US 3430283 A
Description (OCR text may contain errors)
3 March 4, 1969 E. F. ENGEL ET AL POLISHING BUFF Sheet Filed Aug. 9, 1967 INVENTOR HARRY s. SCHERZER EDWARD F. ENGEL WC AT ORNEY 1 March 4, 1969 E. F. ENGEL E AL 3,430,233
' V POLISHING BUFF Filed Aug. 9, i967 I Sheet 3 of 5 FIG. 6 l
"Ill: 7 l
vEmoR HARRY SCHERZER EDWARD ENGEL x" I M 2 TTORNE March 4, 1969 F. ENGEL ET AL 3,430,283
POLISHING BUFF Filed Aug. 9. 1967 Sheet 3 of 5 FIG. 9
3/ W 1 R I "HIFWTW W rm, MW m 1 Y 65 VII/IIInllllllfllllltl-l"IIIIIII'IIII/fllllld HARRY S. SCHERZER EDWARD F. ENGE BY -x ATTORNEYS United States Patent F 11 Claims ABSTRACT OF THE DISCLOSURE A polishing buff is formed of a base fabric disk of relatively, coarse open weave, having pile material extending away from one face. Plastic material applied to the back face of the disk impregnates interstices in the fabric to anchor the pile in place and stiffen and support the buff which can be formed in a generally dished or curved-edge shape. For greater stiffening and strength, additional layers of plastic can be added to the back of the buff, a reinforcing ring of metal screening can be embedded in plastic around a central arbor hole in the buff, and a fabric backing material can be added to the back of the bulf.
This application is a continuation-in-part of our copending application, Ser. No. 463,832, now Patent No. 3,342,533 issued Sept. 19, 1967.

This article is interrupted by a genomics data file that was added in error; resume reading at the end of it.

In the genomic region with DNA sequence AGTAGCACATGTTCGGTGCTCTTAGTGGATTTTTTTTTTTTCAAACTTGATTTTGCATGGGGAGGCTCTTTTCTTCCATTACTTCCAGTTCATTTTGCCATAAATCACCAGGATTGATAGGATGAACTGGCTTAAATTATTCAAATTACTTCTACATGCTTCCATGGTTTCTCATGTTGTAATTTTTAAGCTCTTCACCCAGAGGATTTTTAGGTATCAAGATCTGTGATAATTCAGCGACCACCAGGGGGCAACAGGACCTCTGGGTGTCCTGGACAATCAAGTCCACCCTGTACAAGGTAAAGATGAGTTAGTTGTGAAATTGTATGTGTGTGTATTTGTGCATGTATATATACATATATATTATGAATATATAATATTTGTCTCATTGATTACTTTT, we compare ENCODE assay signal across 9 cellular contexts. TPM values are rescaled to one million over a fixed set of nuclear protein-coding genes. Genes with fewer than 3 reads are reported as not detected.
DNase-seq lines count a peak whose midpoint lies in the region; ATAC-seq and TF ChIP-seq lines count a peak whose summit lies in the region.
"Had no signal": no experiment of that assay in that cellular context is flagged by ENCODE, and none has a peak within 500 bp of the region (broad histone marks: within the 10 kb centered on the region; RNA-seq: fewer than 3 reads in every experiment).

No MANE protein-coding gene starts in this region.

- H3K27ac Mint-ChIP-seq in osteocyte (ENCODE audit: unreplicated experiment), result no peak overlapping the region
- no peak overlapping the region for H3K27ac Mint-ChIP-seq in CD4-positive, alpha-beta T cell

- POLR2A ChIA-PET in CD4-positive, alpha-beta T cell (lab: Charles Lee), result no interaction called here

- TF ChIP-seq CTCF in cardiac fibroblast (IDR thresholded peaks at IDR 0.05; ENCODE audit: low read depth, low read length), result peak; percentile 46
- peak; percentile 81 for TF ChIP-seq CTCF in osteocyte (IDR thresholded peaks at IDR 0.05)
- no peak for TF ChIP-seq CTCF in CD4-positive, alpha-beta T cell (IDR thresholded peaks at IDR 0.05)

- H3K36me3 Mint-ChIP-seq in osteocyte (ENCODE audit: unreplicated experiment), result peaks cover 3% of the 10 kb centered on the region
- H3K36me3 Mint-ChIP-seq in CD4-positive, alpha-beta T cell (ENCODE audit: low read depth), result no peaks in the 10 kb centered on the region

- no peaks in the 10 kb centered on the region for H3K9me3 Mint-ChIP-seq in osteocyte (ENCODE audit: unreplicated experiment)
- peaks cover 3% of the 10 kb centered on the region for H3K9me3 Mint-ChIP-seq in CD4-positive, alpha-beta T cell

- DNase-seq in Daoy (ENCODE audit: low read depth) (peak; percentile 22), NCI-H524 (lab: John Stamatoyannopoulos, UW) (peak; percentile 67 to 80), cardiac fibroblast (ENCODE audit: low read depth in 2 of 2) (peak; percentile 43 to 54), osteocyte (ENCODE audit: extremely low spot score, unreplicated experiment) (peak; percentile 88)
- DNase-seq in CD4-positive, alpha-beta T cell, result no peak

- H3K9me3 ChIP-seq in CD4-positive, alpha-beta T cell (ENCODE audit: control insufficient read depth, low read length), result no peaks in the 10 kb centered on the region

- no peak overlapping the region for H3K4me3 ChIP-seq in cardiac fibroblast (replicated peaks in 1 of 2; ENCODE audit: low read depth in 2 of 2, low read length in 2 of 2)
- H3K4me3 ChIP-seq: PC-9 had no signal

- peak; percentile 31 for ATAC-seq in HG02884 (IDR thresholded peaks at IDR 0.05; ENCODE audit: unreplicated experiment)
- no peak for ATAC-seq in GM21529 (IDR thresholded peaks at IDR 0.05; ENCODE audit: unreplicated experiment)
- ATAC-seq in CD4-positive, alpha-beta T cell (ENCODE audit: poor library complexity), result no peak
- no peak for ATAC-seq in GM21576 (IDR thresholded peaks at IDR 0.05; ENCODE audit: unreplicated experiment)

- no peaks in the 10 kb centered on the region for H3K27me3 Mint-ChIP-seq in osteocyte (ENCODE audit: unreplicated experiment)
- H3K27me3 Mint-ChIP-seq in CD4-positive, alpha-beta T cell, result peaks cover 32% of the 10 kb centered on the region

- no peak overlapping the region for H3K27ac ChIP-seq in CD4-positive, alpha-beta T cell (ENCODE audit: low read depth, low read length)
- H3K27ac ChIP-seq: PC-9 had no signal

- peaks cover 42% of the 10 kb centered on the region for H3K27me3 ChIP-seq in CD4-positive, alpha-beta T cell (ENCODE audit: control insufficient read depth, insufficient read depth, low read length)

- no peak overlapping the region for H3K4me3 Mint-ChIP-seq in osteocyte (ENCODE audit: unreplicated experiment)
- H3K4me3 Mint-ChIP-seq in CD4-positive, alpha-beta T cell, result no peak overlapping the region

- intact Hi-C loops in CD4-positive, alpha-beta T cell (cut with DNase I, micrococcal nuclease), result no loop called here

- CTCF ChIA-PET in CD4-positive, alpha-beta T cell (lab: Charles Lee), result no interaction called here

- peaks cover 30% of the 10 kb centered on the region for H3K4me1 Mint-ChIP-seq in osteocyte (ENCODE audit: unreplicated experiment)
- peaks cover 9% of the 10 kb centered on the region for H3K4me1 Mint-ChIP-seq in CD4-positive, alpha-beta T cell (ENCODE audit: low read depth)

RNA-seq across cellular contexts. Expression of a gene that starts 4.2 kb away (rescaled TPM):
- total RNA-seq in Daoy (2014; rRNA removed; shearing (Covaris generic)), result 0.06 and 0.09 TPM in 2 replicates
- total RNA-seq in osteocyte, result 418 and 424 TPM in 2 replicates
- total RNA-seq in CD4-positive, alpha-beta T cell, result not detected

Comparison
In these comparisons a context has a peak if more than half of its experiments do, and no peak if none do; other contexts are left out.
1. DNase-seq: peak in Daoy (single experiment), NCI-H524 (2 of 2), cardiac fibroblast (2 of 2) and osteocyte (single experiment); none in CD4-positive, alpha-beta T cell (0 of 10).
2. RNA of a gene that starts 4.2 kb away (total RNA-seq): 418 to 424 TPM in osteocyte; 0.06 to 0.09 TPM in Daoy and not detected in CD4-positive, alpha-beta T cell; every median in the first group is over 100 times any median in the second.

The present invention relates to a polishing buff that is cheaper and easier to manufacture and that has improved characteristics.
The objects of the invention include without limitation:
(a) A polishing buff that will not be damaged by dry cleaning solvents so that the buffs life can be extended by dry cleaning;
(b) A bulf that is cheaper and easier to make than prior art buffs and yet has high quality characteristics such as long life, resistance to injury, and high polishing capacities;
(c) A buff having pile that is easily formed in place and securely anchored on its backing sheet;
(d) A buff having a generally dished-shape that is economically formed and retained throughout the life of the buff; and
(e) A generally dished-shape buff having pile disposed around the periphery of the fabric backing disk of the buff to protect the buffed surface from any contact with such fabric disk.
These and other objects of the invention will be apparent hereinafter from the specification which describes the invention, its use, operation and preferred embodiments, from the drawings which constitute a part of the disclosure, and from the subject matter claimed.
In the drawings:
FIG. 1 shows a plan view, partially cut-away, of a preferred embodiment of the buff according to the invention;
FIG. 2 shows a partial cross-section of FIG. 1 taken along the line 22;
FIG. 3 shows a partial plan view, partially cut-away, of another preferred embodiment of buff according to the invention;